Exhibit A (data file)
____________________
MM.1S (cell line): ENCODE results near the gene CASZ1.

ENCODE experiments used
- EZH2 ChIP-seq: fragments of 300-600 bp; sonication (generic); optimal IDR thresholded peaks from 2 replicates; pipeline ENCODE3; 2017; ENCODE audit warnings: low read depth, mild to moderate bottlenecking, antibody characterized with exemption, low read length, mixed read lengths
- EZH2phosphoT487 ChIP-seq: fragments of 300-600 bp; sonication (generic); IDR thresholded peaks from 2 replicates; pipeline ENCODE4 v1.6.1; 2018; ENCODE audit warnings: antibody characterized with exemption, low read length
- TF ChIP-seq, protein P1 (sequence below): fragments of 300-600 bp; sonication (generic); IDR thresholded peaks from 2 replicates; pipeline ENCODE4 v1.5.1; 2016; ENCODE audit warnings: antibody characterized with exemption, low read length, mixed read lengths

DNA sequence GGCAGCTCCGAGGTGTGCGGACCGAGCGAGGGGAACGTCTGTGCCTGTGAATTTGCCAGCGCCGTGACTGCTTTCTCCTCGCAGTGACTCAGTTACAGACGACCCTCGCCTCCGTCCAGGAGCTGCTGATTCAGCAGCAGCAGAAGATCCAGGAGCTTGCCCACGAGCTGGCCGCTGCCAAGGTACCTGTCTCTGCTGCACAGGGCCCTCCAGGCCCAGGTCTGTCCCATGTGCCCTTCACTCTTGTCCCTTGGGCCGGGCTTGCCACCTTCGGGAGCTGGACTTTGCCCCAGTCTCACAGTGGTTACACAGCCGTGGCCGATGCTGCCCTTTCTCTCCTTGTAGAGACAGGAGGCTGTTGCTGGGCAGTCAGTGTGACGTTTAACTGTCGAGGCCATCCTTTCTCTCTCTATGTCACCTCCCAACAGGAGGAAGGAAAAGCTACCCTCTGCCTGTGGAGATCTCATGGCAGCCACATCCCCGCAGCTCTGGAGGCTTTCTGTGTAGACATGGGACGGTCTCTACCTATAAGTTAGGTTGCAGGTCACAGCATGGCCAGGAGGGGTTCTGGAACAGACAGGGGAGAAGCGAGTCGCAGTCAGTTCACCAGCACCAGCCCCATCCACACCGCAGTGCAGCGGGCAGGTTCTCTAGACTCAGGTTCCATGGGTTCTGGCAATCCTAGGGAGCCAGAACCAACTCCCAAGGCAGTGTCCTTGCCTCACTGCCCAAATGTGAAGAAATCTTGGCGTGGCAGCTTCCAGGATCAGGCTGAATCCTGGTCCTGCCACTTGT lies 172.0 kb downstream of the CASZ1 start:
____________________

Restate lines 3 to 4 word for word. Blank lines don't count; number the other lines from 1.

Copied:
- EZH2 ChIP-seq: fragments of 300-600 bp; sonication (generic); optimal IDR thresholded peaks from 2 replicates; pipeline ENCODE3; 2017; ENCODE audit warnings: low read depth, mild to moderate bottlenecking, antibody characterized with exemption, low read length, mixed read lengths
- EZH2phosphoT487 ChIP-seq: fragments of 300-600 bp; sonication (generic); IDR thresholded peaks from 2 replicates; pipeline ENCODE4 v1.6.1; 2018; ENCODE audit warnings: antibody characterized with exemption, low read length